For the past few weeks I have been searching for the key to what makes a horror film truly scary.
My research was motivated by a recent film festival challenge, one among many that are launched in Fall as Halloween approaches and we celebrate monsters, ghouls and witches. I decided to try digging deeper than cliche horror, beneath the blood, gore, zombies and vampires… to explore the psychology of horror. I never expected to find my answer in a film about the explosion of the Deepwater Horizon oil rig in the Gulf of Mexico.
Witnessing the inevitable disintegration of a complex technological system is micro/macro, metaphorically like watching the end of civilization as we knew it. There are plenty of Deepwater monsters including the corner-cutting executives at BP who literally got away with murder-by-negligence, or the ultimate Godzilla, the wounded Earth Mother unchained, a raging, fire-breathing dragon.
The reason this film is so much scarier than a Hollywood slasher film is because it is not a conjured-up fiction. Sit back and witness one of the epic horrors of the decade. Like the visions of war, terrorism or a natural disaster, this man-made cataclysm is real and it unfolds like a nightmare. As we sit back in our comfortable recliners munching popcorn and a soft drink, the silver screen presents an eye-witness observation of death on a massive scale.
The Deepwater Horizon blew up on April 20, 2010. I remember watching the days become months as the oil continued to spew millions of barrels of oil out into the Gulf each day while attempts to cap it off failed. This film only depicts the initial disaster and very briefly touches on the findings of the initial trial. It doesn’t cover the cleanup or the devastation to the shoreline and the creatures that once inhabited the waters of the Gulf.
Director Peter Berg was challenged at each step in the making of Deepwater Horizon, most notably by the executives at BP or British Petroleum who did everything they could to stop or impede the film’s production.
“Because the explosion and oil spill was so huge, that’s what dominated the area. You would go to these small towns in southern Louisiana, places you had never heard of, such as Port Fourchon, and you would see harbours full of boats with brand-new shiny engines, new trucks, people wearing brand-new Rolexes and new shoes. So many lawyers had moved in, there were so many lawsuits, and everyone who lived in that area had sued BP and made millions of dollars. They called them “spillionaires.” A lot of people got rich – some deserved it, some probably didn’t.”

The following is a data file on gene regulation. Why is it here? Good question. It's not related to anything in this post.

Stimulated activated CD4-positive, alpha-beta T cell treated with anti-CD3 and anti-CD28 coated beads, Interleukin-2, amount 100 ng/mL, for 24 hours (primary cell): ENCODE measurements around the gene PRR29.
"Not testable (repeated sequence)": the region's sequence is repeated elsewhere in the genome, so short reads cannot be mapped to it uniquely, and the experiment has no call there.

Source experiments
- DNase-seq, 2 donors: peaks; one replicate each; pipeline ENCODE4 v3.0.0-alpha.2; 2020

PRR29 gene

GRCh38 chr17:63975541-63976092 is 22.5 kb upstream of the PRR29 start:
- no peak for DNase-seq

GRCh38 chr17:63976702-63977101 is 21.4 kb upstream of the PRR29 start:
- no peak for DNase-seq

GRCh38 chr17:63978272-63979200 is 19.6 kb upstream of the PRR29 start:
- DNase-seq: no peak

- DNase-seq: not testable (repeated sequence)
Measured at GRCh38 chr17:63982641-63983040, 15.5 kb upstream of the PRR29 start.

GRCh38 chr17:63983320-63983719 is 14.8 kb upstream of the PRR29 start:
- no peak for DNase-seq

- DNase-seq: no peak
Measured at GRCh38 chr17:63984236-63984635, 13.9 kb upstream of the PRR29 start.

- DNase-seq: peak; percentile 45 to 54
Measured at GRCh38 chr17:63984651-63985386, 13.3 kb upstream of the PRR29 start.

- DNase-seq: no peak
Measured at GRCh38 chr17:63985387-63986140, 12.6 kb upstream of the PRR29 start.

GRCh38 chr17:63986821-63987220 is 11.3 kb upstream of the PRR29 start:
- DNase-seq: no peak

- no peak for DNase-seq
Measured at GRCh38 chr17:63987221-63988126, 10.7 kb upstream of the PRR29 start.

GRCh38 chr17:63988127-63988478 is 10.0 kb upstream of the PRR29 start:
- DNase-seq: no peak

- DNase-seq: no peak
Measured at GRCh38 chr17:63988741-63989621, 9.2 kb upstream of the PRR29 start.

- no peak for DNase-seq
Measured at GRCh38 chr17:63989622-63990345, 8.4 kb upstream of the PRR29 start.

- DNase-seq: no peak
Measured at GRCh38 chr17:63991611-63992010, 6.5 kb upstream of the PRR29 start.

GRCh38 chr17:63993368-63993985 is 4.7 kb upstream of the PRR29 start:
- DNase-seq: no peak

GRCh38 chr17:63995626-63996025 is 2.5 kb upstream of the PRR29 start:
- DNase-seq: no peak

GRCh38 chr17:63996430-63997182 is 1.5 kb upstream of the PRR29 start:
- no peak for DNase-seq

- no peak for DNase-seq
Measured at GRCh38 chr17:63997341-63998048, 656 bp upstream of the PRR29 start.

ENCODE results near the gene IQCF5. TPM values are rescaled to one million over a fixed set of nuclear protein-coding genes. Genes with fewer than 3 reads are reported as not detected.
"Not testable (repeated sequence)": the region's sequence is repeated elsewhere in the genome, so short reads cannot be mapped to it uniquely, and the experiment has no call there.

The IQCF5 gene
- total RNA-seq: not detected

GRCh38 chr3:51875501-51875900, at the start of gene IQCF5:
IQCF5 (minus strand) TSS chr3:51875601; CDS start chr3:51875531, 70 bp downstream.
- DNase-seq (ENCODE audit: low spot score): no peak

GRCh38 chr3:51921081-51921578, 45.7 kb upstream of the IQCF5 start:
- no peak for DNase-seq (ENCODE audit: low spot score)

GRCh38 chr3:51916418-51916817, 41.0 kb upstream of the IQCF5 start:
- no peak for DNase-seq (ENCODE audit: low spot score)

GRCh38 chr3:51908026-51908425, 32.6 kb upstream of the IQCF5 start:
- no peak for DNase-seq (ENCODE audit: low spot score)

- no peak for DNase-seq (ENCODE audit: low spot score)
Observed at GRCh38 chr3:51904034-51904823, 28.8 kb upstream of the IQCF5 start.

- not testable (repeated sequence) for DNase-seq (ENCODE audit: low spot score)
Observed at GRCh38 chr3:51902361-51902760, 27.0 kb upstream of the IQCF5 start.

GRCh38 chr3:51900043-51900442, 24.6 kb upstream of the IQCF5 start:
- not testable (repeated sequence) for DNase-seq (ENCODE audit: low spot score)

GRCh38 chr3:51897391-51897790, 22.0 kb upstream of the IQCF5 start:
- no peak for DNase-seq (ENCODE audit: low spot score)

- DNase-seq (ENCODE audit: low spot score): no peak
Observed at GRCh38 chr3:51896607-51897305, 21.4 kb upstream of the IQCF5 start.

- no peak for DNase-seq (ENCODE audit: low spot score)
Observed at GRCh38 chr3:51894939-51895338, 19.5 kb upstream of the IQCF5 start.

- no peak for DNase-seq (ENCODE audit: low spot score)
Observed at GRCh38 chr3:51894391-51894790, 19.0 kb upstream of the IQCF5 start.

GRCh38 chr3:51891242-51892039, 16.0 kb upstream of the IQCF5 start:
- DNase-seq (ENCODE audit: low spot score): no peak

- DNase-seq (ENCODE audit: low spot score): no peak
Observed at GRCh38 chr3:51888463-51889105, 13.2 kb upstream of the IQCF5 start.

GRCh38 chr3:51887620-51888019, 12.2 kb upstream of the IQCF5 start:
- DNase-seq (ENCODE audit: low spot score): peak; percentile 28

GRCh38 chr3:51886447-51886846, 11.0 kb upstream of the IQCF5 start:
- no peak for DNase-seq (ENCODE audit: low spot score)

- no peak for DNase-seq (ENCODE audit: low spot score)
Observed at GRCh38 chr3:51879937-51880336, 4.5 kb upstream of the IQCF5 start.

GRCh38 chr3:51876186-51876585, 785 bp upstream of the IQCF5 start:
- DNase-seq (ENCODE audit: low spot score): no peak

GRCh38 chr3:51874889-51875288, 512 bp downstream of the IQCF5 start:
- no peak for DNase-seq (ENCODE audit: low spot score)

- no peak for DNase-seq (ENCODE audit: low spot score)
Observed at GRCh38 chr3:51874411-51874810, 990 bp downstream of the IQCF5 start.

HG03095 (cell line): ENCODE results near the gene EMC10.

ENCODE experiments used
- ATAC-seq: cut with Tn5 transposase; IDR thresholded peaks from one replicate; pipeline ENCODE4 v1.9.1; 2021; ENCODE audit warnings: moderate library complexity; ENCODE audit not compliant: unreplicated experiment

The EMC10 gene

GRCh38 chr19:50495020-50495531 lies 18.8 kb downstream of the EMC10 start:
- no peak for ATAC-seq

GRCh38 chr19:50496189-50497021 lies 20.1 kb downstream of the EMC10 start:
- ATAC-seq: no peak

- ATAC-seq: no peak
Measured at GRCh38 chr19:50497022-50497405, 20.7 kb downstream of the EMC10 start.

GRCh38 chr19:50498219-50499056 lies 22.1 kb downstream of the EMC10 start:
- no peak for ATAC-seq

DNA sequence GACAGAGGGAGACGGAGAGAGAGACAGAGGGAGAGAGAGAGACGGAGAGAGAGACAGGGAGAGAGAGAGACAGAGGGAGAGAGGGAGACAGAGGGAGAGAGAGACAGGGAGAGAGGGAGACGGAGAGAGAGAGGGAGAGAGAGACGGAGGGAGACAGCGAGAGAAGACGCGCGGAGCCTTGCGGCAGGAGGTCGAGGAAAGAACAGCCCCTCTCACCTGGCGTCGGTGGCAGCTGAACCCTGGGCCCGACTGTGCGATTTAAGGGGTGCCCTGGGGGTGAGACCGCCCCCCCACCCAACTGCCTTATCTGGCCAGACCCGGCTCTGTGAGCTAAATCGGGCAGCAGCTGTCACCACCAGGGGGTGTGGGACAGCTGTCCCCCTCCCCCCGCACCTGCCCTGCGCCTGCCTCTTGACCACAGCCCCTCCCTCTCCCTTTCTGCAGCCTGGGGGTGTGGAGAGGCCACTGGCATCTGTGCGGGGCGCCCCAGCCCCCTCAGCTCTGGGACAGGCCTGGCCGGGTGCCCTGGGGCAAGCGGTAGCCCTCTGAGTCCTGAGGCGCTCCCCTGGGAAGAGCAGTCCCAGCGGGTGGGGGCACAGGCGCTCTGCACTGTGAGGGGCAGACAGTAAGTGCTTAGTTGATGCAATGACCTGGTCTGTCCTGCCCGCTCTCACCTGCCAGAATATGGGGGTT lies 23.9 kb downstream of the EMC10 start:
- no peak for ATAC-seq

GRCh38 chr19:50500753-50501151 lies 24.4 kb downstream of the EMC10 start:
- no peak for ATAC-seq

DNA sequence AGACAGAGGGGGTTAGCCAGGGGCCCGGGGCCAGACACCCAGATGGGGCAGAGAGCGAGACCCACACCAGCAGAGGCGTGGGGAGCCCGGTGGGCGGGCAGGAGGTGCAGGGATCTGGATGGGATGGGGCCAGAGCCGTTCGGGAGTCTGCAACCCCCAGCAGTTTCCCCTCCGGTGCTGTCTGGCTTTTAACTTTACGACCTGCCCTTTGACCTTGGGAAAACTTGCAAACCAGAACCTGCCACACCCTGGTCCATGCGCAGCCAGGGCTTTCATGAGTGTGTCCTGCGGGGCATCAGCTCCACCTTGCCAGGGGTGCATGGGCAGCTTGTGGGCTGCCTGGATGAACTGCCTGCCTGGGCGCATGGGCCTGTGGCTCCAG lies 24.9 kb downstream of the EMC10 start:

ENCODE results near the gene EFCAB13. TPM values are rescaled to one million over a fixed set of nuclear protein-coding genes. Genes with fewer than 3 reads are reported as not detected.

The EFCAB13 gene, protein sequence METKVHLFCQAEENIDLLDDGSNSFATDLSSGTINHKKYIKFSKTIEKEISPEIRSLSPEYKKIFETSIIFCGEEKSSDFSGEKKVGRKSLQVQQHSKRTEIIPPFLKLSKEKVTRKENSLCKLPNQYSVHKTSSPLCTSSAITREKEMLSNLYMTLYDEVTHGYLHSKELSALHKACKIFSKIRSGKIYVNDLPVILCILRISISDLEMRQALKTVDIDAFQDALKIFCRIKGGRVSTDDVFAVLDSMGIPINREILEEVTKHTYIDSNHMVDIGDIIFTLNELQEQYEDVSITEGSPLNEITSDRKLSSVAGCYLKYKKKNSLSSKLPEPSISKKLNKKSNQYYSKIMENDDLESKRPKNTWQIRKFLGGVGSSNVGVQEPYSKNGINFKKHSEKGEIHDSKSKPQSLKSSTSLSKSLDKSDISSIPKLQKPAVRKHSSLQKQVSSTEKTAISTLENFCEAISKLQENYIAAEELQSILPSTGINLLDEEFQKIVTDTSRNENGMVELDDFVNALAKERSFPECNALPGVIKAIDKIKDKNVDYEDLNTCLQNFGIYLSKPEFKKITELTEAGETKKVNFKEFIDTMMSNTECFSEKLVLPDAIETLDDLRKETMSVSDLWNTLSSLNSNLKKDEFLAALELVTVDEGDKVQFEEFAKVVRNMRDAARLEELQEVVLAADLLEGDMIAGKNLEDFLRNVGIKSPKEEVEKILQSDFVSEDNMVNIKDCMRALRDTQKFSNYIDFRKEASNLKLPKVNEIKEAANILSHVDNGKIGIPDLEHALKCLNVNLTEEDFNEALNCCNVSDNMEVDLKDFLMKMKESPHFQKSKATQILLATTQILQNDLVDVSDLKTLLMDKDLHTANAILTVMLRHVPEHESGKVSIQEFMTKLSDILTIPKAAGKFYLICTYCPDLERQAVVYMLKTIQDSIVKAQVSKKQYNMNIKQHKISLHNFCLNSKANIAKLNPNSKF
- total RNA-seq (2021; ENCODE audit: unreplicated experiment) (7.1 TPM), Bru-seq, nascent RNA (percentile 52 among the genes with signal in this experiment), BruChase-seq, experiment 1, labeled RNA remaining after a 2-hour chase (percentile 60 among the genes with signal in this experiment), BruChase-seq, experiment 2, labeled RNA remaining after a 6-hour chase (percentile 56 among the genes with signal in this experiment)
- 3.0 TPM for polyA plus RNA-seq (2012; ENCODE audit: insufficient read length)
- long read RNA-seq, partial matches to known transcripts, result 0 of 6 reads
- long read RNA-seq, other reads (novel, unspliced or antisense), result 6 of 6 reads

That was just the first impressions Berg gathered up as he began exploring the region where the disaster took place. He had no idea then how difficult BP planned to impede his effort. Paid consultants would show up for a day of two and then call in sick, never to be heard from again. He was barred from accessing any oil rigs.
“We couldn’t even fly by one,” says Berg. “At one point we were in a helicopter on a tour of a rig called the Nautilus and were told if we got any closer we would be perceived to be a threat and they were going to defend themselves.”
So, production designer Chris Seagers and his team of welders spent 8 months building an 85% scale replica of the Deepwater Horizon using 3.2 million pounds of steel plus a functioning helipad!
It would get worse, much worse. His studio, Lionsgate had a wall of attorneys assigned to the film. He had as much trouble fighting with them for what he could DO and he did with BP over what he couldn’t do. Deepwater Horizon makes one specific point absolutely clear and Berg fought for a week to be permitted to say it. This disaster was caused by corporate greed.